The United Nations (UN) warns that unless the Nigerian budget is increased from its present 7% to 20% with clear accountabilities on delivery, the country is unlikely to achieve the global agenda for universal inclusive and equitable basic education for all school-age children by 2030.

The United Nations (UN) gave the warning following the official launch of the Reports of Independent Evaluation of Sustainable Development Goals-3 (SDG-4) and SDG-4 by Vice President Yemi Osinbajo on Thursday.

Speaking during the event at the Presidential Villa, Abuja, the UN Resident and Humanitarian Coordinator in Nigeria, Mathias Schmale, who gave this position, observed that Nigeria is the first country to undertake and deliver independent comprehensive evaluations of SDG-3 and SDG-4.

He noted that the reports indicate how quickly the government has established robust institutional monitoring and support frameworks at the national and sub-national levels to support effective implementation of the SDGs across the whole country.

The UN representative stated: “While the findings of these evaluations show some improving health and education outcomes in Nigeria, the reports also contain some worrying analysis.

“In relation to SDG-4 on quality education, it is, for example, concerning to note that Nigeria is unlikely to achieve the global agenda for universal inclusive and equitable basic education for all school-age children by 2030 if the current very low public investment in the education sector remains the same.

“The evaluation indicates that the right policies (especially around free basic education and gender) are in place but an increase in quality and access to education is critical.

“In the 2022 budget, there was an increase to 7% on education but the evaluation says it will need to increase to 20% with clear accountabilities on delivery.

“Similarly, government resources for health financing are inadequate for the achievement of SDG-3 targets related to good health and well-being.

“It is good to see that the recommendation of revitalizing Primary Health Care has already started and its effectiveness will be enhanced with a clear plan and accountability on human resources and financing at the state level.

“Business as usual is not sufficient. In support of government, we are keen to identify truly transformative initiatives that will catalyze tangible change in the lives and livelihoods of the Nigerian people. This new data will help determine which health and education programmes are really moving the needle. We can then look to expand, renew, and replicate them.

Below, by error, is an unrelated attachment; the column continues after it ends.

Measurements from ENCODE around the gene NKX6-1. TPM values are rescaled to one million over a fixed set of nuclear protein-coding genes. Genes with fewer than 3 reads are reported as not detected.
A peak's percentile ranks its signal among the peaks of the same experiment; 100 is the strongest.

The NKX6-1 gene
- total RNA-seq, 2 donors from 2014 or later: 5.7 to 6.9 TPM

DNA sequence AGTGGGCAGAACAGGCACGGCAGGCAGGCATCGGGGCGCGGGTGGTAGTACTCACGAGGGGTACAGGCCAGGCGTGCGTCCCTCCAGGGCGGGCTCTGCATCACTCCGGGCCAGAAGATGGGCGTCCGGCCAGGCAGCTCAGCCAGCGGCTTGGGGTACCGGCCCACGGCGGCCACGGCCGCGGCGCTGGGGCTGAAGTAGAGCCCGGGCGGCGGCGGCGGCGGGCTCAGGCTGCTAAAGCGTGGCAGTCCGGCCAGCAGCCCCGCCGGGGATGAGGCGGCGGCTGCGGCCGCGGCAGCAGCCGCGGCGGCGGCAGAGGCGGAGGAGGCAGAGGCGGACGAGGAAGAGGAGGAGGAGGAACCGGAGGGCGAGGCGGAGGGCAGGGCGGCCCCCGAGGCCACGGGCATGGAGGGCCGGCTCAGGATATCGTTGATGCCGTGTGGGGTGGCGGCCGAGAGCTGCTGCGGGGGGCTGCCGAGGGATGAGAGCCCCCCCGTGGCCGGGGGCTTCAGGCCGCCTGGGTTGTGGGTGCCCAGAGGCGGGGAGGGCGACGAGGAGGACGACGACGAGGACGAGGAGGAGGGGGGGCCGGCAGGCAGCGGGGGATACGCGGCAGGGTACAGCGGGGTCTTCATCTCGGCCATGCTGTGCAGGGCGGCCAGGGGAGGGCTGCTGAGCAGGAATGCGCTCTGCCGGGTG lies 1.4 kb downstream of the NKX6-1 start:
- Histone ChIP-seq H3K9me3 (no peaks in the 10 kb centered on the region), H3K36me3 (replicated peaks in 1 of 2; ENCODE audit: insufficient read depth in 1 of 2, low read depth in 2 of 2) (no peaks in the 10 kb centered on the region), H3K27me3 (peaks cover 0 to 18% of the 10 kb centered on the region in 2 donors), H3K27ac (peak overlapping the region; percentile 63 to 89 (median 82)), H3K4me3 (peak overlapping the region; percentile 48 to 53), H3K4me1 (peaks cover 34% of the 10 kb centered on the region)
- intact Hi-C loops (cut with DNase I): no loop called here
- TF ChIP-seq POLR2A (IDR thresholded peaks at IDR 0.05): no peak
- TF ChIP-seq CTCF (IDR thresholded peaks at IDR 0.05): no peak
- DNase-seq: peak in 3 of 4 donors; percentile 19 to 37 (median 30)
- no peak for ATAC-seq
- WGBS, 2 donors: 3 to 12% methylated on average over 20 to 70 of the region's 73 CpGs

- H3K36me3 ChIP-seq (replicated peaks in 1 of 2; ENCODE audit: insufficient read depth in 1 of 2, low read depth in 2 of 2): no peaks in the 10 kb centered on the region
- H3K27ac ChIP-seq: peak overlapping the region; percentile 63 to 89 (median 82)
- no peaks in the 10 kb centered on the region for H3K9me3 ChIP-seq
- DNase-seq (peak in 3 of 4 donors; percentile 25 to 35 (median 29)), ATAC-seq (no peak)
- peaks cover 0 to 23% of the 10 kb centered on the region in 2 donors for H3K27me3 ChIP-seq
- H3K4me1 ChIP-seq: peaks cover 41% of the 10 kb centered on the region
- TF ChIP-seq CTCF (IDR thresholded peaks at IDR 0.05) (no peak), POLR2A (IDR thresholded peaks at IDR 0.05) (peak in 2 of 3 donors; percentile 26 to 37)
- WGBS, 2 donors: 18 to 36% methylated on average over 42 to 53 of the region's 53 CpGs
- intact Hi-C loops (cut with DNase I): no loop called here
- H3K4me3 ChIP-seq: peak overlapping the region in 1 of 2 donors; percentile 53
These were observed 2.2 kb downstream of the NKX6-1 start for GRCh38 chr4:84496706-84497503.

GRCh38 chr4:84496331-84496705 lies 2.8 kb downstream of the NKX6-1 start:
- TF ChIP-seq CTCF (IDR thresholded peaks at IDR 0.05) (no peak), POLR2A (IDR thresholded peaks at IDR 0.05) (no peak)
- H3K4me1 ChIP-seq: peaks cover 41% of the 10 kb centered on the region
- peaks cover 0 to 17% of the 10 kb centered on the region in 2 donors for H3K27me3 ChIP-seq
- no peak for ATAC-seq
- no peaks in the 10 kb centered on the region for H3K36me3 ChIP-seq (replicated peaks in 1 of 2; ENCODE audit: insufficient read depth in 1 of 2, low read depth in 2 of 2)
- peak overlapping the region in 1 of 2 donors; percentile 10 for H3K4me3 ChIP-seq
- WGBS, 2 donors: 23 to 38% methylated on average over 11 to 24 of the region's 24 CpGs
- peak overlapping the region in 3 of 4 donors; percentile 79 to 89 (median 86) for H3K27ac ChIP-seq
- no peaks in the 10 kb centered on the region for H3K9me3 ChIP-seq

“We must collectively push forward with education and health sector specific transformative initiatives such as prioritising and revitalising basic Primary Health Care and improving the quality of teachers and learning in and out of classrooms.”

While lauding the efforts of Princess Adejoke Orelope-Adefulire, Senior Special Assistant to the President on SDGs, Schmale noted that the two reports point to the importance of significantly increasing public spending on both health and education services.

He added: “This cannot happen without finding ways to promote sustainable economic growth, increasing domestic resource mobilisation and making some tough choices on public spending.

“It is evident that achieving SDGs 3 and 4 will not happen in isolation. Significant progress must be made on other SDGs such as SDG on reducing poverty, SDG-8 on Decent Work and Economic Growth and SDG-10 reduced inequalities.

“The recommendations in the two reports will be invaluable as we try to get back on track and accelerate our trajectory towards the achievement of the 2030 Agenda and its attendant SDGs.

“A whole of government and a whole of society approach is required to shift the needle towards better development outcomes. And accountability mechanisms between the federal and state level must be further strengthened.

“We in the UN are keen to support the government in leaving a legacy that is associated with better health care and learning for all and in particular the most vulnerable in society.”

In his keynote address, Vice President Osinbajo affirmed that building the commitment and incentive necessary to prioritize and increase Basic Educational financing up to 12% at all levels is crucial.

He said: “The timing of the use of appropriated funds is also important. The state government should take advantage of the UBEC matching grants by making the required contributions.

“Educational stakeholders are encouraged to develop and strengthen coordination mechanisms that can help tighten the collaboration with information sharing between federal and the state on the one hand, and non-state actors on the other hand.”

The Vice President noted that with the adoption of the agenda and the SDGs, Nigeria has set for itself a vision to end extreme poverty and safeguard our planet by the year 2030